INDIANAPOLIS – Indiana is still weighing how to spend about $2.1 billion in federal dollars from the Coronavirus Relief Fund while other states are helping renters, farmers and more.
About $5 billion in all came to the state in federal dollars with much of that designated to specific programs such as education, community development block grants and social services spending.
But $2.4 billion is up to state officials on how to spend between March and December – so long as it doesn't replace current budget expenditures or cover revenue losses.
Gov. Eric Holcomb appointed an Economic Relief and Recovery Team in early April to come up with a plan for that money. But almost seven weeks later little has been made public other than setting aside $300 million for local units of government to recoup pandemic costs.
The remaining $2.1 billion is up in the air – though some of it is likely paying for coronavirus testing and tracing contracts the state entered into worth more than $60 million. Increased unemployment administrative costs can also be covered.
Cris Johnston, head of Indiana's Office of Management and Budget, said Wednesday the work is ongoing.
He noted some money will be spent on staffing assistance for the Indiana Department of Correction and Holcomb will announce a small business program soon to help bridge expenses for those companies.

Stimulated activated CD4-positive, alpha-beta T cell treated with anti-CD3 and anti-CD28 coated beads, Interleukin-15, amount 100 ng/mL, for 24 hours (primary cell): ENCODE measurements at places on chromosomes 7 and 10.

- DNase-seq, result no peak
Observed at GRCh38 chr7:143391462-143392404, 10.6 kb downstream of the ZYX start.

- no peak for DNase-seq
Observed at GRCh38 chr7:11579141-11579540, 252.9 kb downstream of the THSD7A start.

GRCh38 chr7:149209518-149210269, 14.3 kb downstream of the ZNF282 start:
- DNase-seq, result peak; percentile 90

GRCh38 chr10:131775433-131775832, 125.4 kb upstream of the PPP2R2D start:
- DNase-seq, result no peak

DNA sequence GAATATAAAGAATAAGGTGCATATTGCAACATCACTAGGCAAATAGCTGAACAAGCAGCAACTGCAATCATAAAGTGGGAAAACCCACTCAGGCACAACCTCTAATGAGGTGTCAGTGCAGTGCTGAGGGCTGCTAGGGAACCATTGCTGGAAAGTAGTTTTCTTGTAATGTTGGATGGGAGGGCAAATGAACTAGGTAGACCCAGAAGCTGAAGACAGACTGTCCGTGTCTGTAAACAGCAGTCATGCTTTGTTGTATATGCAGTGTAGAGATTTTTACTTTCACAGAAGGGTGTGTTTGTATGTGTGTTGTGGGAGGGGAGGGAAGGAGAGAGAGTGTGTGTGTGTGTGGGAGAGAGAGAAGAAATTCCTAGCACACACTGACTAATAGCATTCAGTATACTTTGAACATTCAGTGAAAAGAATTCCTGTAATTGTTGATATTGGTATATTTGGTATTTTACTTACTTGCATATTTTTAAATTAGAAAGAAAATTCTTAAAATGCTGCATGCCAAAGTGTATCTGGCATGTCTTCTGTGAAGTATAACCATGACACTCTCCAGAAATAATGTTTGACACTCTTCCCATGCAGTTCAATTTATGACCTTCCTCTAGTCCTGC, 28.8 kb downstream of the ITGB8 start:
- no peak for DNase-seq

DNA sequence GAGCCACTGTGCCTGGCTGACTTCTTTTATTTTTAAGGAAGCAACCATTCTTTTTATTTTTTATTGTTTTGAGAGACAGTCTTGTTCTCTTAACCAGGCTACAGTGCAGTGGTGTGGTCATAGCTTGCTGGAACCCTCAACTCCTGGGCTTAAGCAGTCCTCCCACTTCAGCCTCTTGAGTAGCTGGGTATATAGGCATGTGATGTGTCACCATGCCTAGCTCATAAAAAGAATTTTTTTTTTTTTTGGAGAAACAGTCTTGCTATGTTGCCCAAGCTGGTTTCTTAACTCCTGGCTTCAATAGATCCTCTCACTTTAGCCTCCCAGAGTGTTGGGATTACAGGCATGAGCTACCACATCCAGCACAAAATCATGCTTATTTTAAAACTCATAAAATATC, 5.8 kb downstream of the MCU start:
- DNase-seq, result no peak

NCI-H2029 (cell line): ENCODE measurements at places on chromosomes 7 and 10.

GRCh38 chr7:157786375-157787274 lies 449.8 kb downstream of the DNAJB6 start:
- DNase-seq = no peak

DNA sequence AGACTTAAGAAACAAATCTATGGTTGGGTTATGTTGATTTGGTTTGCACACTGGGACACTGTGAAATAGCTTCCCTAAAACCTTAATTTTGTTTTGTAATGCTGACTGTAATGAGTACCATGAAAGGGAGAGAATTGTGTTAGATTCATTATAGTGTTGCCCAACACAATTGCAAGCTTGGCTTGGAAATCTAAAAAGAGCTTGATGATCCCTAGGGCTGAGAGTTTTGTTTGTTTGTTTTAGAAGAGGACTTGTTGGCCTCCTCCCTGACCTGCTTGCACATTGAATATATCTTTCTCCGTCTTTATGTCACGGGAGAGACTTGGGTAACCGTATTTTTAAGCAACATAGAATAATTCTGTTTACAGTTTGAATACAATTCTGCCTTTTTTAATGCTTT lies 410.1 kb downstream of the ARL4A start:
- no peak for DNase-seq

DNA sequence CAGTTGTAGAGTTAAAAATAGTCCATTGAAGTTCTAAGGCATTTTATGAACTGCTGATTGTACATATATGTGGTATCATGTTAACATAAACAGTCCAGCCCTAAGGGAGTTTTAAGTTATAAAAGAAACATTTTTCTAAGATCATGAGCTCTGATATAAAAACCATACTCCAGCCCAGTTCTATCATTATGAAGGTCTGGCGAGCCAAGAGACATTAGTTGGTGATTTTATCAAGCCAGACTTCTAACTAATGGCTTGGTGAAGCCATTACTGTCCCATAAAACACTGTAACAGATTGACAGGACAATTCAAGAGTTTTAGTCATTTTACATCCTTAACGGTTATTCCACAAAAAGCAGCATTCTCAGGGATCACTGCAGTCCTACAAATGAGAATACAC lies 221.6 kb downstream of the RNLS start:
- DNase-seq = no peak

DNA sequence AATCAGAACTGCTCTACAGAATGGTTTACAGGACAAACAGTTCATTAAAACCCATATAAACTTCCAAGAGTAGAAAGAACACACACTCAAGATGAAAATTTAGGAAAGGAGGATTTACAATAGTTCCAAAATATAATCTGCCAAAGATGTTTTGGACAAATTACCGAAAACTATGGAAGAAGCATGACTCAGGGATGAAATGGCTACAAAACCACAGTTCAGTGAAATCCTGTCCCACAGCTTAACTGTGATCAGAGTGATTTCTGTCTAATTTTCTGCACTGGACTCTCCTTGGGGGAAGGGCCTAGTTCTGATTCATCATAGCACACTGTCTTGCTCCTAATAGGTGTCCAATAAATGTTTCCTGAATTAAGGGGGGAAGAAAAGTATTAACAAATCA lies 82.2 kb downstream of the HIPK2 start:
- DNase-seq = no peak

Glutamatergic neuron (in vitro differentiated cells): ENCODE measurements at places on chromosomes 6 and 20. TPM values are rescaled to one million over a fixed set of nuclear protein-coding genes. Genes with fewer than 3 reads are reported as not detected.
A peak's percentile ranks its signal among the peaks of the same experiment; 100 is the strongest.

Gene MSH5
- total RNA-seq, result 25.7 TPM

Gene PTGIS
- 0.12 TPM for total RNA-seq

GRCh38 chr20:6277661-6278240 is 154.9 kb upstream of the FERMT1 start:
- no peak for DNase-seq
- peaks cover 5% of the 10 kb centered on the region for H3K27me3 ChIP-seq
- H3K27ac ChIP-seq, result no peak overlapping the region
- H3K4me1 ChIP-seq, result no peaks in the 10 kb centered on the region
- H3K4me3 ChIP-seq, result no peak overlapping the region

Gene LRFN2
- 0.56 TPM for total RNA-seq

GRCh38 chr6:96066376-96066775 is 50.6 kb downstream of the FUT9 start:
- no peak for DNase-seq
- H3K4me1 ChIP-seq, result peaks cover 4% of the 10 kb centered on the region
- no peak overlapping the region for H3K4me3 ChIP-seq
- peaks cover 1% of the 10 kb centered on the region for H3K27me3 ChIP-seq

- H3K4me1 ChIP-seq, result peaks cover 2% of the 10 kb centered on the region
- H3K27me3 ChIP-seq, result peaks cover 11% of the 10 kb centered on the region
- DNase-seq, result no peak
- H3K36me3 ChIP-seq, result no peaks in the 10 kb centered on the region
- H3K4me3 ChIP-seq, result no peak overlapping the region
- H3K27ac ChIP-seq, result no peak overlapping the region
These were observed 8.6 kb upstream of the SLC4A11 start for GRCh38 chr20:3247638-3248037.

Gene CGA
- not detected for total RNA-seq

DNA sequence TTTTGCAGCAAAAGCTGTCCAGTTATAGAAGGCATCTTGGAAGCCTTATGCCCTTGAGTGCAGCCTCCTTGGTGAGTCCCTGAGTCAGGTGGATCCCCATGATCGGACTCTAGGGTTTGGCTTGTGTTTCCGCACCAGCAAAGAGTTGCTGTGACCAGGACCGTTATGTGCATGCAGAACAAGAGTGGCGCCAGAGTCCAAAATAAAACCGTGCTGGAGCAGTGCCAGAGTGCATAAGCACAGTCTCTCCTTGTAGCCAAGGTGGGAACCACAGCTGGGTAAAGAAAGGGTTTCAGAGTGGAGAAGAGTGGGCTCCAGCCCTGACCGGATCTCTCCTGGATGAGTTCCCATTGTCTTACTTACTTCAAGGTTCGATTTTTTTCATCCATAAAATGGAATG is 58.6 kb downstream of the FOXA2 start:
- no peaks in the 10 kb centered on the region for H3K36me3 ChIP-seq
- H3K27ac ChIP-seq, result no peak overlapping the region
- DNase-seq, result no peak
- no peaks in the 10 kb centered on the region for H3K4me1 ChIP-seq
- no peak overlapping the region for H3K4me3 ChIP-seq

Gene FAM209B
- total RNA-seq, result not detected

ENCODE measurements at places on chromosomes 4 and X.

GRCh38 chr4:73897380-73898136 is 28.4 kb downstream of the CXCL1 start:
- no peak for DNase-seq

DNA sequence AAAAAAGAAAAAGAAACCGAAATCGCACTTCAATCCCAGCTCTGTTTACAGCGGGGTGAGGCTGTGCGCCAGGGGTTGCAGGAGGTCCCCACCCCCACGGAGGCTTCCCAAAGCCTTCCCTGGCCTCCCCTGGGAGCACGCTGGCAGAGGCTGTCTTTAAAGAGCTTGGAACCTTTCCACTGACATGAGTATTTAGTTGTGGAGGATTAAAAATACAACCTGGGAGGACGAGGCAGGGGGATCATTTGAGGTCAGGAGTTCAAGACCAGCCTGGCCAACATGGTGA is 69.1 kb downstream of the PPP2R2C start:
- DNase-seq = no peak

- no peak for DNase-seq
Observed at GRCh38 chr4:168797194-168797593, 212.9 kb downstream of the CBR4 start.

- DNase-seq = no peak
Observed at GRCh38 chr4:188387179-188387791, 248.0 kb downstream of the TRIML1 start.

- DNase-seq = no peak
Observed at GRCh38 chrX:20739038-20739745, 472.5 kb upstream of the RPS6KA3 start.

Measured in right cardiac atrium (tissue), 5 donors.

Johnston said the business program will be for companies that didn't receive help from the federal Paycheck Protection Program.
Other states have announced specific plans. For instance, Wisconsin is putting $25 million aside for renter's assistance and $50 million for farmer relief.
Vermont is using $150 million for cash grants to businesses hardest hit by the pandemic.
And California is providing $75 million in aid to undocumented immigrants.
Nationally, $150 billion was given to states by Congress via the Coronavirus Relief Fund.
Some states are holding off on spending until they see if an additional federal stimulus package is coming or if the federal government loosens restrictions on how the earlier aid can be used.
Johnston did add that Indiana received a $61.5 million in emergency education relief funds that will be used for remote learning costs. That is separate from the other funding.
And Holcomb said the state already has a $100 million broadband expansion program that is continuing – with new grants coming in July. That is money from the Indiana Toll Road lease.